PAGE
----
MADISON, WI—How does a history of Agent Orange exposure affect prostate cancer survival in VA patients receiving androgen deprivation therapy for advanced prostate cancer?
That was the question addressed in a Journal of Urology study.1
University of Wisconsin School of Medicine and Public Health researchers retrospectively examined the association between Agent Orange exposure in men with prostate cancer in national VA databases who were being treated with androgen deprivation therapy.
Included were patients diagnosed with prostate cancer from 2000 to 2008, with follow-up through May 2016. Clinical, pathological and demographic variables were compared by Agent Orange exposure.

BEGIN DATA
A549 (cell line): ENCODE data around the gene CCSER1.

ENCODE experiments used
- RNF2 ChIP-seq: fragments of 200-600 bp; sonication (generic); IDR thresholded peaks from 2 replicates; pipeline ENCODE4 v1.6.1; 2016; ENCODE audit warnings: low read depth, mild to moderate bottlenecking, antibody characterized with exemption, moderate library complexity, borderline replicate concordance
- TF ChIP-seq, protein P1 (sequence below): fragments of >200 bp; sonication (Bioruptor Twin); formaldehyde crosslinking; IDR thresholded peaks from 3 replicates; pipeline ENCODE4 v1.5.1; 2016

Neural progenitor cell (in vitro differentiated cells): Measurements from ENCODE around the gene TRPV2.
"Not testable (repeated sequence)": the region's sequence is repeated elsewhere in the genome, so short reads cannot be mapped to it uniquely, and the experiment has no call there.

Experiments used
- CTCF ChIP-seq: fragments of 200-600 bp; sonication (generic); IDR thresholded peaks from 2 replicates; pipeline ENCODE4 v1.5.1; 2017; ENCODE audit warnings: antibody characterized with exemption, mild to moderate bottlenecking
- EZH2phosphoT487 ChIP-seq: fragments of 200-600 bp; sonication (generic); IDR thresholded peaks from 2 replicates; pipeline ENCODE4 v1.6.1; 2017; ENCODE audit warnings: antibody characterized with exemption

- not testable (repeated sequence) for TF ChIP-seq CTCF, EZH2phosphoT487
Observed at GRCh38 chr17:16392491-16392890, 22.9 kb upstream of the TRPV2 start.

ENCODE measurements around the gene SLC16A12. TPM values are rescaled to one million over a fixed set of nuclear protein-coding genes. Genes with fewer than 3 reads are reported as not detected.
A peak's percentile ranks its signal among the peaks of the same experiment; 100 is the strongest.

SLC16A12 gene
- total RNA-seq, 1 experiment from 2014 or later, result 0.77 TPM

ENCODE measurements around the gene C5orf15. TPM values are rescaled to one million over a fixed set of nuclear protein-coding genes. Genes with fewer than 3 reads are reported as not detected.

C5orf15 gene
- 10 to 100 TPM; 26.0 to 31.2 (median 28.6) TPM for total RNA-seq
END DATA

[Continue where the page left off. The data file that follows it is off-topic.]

The study identified 87,344 patients, overall, with the 3,475 Agent Orange exposed patients being younger (p <0.001), having lower prostate specific antigen (p = 0.002) and being more likely to receive local therapy and chemotherapy than the 83,869 nonexposed patients.
The Charlson comorbidity index was similar in the groups (p = 0.40), researchers noted.
Results indicated that adjustment Agent Orange exposure was associated with improved overall survival (HR 0.84, 95% CI 0.73-0.97, p = 0.02). No difference was observed in the risk of skeletal related events (HR 1.04, 95% CI 0.80-1.35, p = 0.77) or cancer-specific survival (HR 0.79, 95% CI 0.60-1.03, p = 0.08), however.
“Agent Orange exposure was associated with a decreased risk of death in men receiving androgen deprivation therapy for advanced prostate cancer. It does not appear to be associated with worse oncologic outcomes,” the study authors concluded.
1 Etheridge T, Liou JI, Downs TM, Abel EJ, Jarrard DF, Richards KA. The Impact of Agent Orange Exposure on Prostate Cancer Outcomes. J Urol. 2019 Apr;201(4):742-750. doi: 10.1016/j.juro.2018.10.005. PubMed PMID: 30321553.
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